Imperial in the news: particle economics

Quantum dots could be big business in the future

Using technology designed in the labs and research conducted at Imperial College London and the University of Manchester, Nanoco Ltd. is one of just three companies in the world able to produce quantum dots – an extremely rare material that sells for $2m per kilogramme. The company also has a number of Imperial alumni in its major design and development roles.

CEO of the company, Dr Michael Edelman, hopes to expand the business to increase output from 25kg per year to up to 400kg at a new site in Cheshire. Although quantum dots have little contemporary use, it is predicted that their properties, which include being able to emit light when electrically charged, will be vital in the future development of display screens and solar cells.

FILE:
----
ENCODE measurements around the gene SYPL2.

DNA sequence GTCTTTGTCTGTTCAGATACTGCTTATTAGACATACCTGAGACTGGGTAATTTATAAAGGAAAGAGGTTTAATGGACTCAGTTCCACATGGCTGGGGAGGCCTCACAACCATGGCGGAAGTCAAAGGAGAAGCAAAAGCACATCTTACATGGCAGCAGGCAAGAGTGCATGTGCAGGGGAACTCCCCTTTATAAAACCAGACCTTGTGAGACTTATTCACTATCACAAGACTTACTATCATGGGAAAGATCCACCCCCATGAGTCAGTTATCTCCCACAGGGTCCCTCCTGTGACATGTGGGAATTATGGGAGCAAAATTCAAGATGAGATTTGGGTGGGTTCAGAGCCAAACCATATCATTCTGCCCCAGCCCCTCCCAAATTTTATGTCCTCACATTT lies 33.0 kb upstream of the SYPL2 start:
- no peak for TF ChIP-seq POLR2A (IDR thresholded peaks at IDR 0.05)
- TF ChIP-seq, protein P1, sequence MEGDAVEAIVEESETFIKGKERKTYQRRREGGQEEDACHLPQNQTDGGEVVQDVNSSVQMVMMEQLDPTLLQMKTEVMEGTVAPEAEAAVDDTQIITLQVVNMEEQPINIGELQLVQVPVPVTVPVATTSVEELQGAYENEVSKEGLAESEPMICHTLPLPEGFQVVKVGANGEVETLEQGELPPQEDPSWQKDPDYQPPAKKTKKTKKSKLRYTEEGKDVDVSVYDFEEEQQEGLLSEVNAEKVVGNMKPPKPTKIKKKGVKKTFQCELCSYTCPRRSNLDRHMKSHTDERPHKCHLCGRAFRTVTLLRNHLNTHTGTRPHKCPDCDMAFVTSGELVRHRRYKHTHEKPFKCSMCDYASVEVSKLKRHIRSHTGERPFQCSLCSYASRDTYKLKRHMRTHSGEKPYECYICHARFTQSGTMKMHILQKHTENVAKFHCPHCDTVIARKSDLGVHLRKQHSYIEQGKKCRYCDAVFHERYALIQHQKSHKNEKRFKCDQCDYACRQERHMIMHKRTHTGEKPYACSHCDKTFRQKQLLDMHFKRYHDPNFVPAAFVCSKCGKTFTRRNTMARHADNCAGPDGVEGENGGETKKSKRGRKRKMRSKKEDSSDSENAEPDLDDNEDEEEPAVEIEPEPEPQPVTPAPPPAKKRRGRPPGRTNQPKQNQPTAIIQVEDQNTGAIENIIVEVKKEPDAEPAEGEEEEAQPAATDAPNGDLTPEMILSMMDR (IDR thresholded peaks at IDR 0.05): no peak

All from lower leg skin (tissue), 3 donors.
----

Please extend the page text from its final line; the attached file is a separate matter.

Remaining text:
Imperial in the news: feed the world

Sharing ideas and information will help feed the world

Increased awareness of malnourishment and ever-greater media campaigns have had little positive impact on reducing food poverty, as almost one seventh of the planet’s population are starving. A new book, called One Billion Hungry: Can We Feed The World? by Professor Sir Gordon Conway and Katy Wilson [Life Sciences] proposes that the only way to change this is for greater and fairer distribution of the best farming practises, available materials and more high-level support for development.

Between 100-150 million people would no longer be undernourished, they argue in The Guardian, if female smallholder farmers had the same access as their male counterparts.